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Egypt, Islam, and Democracy: Critical Essays Paperback – October 1, 2004

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The Best Worst President: What the Right Gets Wrong About Barack Obama by Mark Hannah
"The Best 'Worst President'" by Mark Hannah and Bob Staake
A noted political commentator and renowned New Yorker illustrator team up to give Barack Obama the victory lap he deserves. Learn more
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Editorial Reviews

About the Author

Saad Eddin Ibrahim is a professor of sociology at the American University in Cairo, and is co-editor with Nicholas S. Hopkins of Arab Society: Class, Gender, Power, and Development (AUC Press, 1998).
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Product Details

  • Paperback: 284 pages
  • Publisher: American University in Cairo Press; New edition edition (October 1, 2004)
  • Language: English
  • ISBN-10: 9774246640
  • ISBN-13: 978-9774246647
  • Product Dimensions: 9.1 x 6 x 0.6 inches
  • Shipping Weight: 1 pounds
  • Average Customer Review: 4.0 out of 5 stars  See all reviews (2 customer reviews)
  • Amazon Best Sellers Rank: #3,839,215 in Books (See Top 100 in Books)

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Top Customer Reviews

Format: Hardcover
Saad Eddin Ibrahim writes about a wide range of topics concerning Egypt. Of particular interest are his essays on Islamists which contain the results of one of the very few empirical works in this area. You will also find articels about the state of civil society in Egypt and a particular interesting essay on Egypts landed bourgeoisie which helps to understand the implications of Egypts latest land reform.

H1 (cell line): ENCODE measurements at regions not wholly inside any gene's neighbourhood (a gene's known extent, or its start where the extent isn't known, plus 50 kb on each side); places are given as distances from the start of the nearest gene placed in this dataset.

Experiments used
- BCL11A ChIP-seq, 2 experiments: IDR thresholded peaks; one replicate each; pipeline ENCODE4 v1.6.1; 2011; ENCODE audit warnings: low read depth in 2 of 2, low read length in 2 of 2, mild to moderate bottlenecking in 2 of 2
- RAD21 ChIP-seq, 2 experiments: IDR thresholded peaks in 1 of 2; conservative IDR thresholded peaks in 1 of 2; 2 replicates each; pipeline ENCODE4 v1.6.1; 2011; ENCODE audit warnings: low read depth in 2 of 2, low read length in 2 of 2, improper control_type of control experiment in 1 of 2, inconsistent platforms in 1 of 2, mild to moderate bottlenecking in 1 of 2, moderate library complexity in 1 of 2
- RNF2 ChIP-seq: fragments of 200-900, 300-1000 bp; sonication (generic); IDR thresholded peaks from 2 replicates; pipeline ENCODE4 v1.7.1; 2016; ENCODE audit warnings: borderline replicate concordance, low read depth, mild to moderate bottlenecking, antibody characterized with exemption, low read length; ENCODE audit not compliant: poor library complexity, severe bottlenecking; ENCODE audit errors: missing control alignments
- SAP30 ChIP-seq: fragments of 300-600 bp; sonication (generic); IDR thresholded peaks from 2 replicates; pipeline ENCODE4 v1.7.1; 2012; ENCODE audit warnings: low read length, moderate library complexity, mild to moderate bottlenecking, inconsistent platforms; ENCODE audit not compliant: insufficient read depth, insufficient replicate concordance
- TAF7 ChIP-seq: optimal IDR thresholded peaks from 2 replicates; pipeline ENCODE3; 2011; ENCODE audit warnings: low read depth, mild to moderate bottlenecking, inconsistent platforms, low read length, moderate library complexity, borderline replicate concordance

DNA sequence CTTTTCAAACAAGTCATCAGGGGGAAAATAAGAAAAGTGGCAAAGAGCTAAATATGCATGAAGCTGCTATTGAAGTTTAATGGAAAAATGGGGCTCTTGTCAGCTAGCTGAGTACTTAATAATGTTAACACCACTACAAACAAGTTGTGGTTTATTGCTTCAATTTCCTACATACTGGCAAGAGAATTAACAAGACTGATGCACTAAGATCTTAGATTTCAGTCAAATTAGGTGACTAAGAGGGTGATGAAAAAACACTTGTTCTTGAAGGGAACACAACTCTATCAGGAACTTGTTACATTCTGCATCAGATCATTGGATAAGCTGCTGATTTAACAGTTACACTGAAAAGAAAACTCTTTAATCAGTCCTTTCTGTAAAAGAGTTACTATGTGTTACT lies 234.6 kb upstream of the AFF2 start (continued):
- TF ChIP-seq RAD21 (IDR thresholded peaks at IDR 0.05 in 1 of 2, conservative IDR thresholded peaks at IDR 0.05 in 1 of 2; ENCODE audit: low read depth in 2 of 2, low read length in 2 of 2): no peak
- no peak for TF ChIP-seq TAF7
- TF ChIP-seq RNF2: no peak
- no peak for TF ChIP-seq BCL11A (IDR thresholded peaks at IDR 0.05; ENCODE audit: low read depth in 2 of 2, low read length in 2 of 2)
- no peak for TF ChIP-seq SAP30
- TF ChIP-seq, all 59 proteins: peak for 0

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Format: Hardcover
Ibrahim, a professor of sociology and director of the Ibn Khaldun Center for Development Studies, both in Cairo, offers one of the freshest, bravest, and most interesting analytical voices coming from the Middle East. He repeatedly stirs controversies and gets into trouble by stating what may seem to Westerners obvious, but is highly contentious in the Arab countries: for example, he holds that the Coptic minority in Egypt suffers from discrimination, that female genital mutilation should be stopped, that Anwar as-Sadat�s peacemaking was a success, and that Arab states spend too much on arms and not enough on social programs. Unlike so many Arab analysts, Ibrahim is preoccupied not with the sterile Arab-Israeli conflict but with bringing political participation and economic development to his region. Given his sensible outlook, it is therefore dismaying to see how often Ibrahim gets elementary facts wrong. In a single chapter dealing with ethnic diversity in the Arab countries, he makes numerical mistakes (236 million Arabs do not constitute 8 percent of the world�s population but half that number), chronological mistakes (misdating both the both the Lebanese civil war and the cold war), historical mistakes (�ethnic groups in the Arab world remained long reluctant and skeptical� of European offers of patronage in the nineteenth century?), geographical mistakes (including Israel in a table about the Arab world?), and political mistakes (foreign powers currently enjoy a �hegemony� over the Middle East?). If the author slowed down a bit and provided a more reliable analysis, his important conclusions would have yet more value.
Middle East Quarterly, June 1997
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